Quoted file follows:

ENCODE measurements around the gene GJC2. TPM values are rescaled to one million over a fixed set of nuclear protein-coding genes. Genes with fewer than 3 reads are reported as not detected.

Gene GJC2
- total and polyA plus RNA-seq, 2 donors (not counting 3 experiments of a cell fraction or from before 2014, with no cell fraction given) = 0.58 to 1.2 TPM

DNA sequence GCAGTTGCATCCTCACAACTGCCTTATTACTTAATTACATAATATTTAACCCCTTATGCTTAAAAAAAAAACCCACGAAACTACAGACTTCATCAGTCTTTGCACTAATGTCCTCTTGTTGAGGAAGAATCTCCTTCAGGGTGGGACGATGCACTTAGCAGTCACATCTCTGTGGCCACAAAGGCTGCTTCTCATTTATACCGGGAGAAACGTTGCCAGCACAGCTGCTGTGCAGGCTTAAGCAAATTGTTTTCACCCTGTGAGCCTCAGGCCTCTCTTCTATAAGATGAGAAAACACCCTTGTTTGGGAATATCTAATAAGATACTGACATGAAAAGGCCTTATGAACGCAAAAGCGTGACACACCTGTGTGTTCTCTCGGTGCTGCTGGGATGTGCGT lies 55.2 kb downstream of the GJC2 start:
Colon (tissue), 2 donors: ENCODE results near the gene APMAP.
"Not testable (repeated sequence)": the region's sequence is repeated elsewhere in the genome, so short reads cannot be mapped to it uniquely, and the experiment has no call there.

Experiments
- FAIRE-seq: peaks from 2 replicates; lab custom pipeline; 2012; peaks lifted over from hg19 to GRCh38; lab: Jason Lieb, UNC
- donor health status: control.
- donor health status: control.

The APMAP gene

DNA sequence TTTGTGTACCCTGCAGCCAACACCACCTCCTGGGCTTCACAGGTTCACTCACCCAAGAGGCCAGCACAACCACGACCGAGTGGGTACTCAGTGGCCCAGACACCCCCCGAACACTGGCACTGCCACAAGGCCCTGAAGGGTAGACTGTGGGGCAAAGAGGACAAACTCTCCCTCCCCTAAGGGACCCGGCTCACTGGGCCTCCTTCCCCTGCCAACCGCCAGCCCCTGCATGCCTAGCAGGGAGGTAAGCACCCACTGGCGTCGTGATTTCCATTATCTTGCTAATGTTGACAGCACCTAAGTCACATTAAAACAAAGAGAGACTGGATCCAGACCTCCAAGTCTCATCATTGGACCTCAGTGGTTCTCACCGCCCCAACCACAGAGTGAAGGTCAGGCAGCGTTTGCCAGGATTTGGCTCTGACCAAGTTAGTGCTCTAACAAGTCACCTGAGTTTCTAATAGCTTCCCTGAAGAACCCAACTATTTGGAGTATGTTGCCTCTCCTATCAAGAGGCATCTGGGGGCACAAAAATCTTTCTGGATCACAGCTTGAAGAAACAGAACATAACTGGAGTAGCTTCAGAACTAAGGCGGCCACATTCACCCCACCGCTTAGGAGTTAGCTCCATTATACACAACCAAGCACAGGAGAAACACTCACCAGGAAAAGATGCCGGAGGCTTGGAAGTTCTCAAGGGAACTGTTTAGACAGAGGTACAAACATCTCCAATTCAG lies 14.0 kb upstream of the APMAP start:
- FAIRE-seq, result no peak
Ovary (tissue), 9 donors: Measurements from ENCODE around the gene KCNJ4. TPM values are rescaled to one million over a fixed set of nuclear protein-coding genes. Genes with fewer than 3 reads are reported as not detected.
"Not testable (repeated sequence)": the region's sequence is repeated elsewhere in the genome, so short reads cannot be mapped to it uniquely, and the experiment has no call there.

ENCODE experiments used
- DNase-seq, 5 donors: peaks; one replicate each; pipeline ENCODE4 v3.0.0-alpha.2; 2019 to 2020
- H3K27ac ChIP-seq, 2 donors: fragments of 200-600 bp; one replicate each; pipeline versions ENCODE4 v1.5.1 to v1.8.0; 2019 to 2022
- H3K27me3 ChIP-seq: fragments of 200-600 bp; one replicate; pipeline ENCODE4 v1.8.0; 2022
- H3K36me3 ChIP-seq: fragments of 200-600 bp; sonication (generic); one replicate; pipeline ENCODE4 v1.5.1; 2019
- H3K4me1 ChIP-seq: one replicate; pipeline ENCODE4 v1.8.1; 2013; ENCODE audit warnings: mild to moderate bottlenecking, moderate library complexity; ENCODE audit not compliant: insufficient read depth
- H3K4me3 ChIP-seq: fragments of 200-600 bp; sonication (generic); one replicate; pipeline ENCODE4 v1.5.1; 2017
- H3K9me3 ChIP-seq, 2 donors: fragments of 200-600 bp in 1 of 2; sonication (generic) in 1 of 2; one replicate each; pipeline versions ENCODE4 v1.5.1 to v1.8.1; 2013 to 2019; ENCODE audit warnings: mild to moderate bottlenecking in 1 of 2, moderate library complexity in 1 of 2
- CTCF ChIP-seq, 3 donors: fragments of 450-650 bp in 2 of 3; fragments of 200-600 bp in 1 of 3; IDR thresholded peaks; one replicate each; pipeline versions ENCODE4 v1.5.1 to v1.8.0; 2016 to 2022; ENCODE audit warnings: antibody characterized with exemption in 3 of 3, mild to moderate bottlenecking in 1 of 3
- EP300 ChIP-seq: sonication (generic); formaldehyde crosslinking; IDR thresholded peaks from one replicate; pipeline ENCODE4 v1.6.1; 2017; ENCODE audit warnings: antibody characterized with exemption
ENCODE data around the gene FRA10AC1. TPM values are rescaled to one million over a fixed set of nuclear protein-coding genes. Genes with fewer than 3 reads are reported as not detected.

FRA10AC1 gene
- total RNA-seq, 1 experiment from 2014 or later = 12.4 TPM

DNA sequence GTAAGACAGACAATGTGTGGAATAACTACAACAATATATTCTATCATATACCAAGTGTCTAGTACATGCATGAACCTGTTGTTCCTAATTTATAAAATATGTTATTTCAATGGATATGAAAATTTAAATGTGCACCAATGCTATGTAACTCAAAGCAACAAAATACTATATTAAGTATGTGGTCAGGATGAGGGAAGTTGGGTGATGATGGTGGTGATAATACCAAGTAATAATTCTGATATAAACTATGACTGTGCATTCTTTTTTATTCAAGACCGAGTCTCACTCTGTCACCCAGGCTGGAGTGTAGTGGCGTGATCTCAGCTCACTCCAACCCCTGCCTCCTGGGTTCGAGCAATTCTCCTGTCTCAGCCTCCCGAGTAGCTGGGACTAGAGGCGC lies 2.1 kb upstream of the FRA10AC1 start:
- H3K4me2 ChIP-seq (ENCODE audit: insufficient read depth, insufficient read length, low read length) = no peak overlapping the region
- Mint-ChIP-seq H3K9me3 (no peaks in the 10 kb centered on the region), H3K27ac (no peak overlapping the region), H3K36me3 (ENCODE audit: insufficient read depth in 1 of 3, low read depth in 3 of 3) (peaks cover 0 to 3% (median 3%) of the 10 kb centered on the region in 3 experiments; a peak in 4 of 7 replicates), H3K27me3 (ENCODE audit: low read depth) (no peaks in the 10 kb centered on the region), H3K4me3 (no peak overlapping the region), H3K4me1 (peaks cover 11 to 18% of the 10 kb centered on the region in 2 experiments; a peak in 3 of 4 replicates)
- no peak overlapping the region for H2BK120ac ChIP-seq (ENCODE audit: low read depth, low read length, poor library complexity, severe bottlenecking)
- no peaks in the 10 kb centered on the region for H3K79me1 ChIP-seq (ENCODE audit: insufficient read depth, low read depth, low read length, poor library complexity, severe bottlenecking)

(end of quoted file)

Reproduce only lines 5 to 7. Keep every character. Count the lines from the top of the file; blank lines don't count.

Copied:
Colon (tissue), 2 donors: ENCODE results near the gene APMAP.
"Not testable (repeated sequence)": the region's sequence is repeated elsewhere in the genome, so short reads cannot be mapped to it uniquely, and the experiment has no call there.

Experiments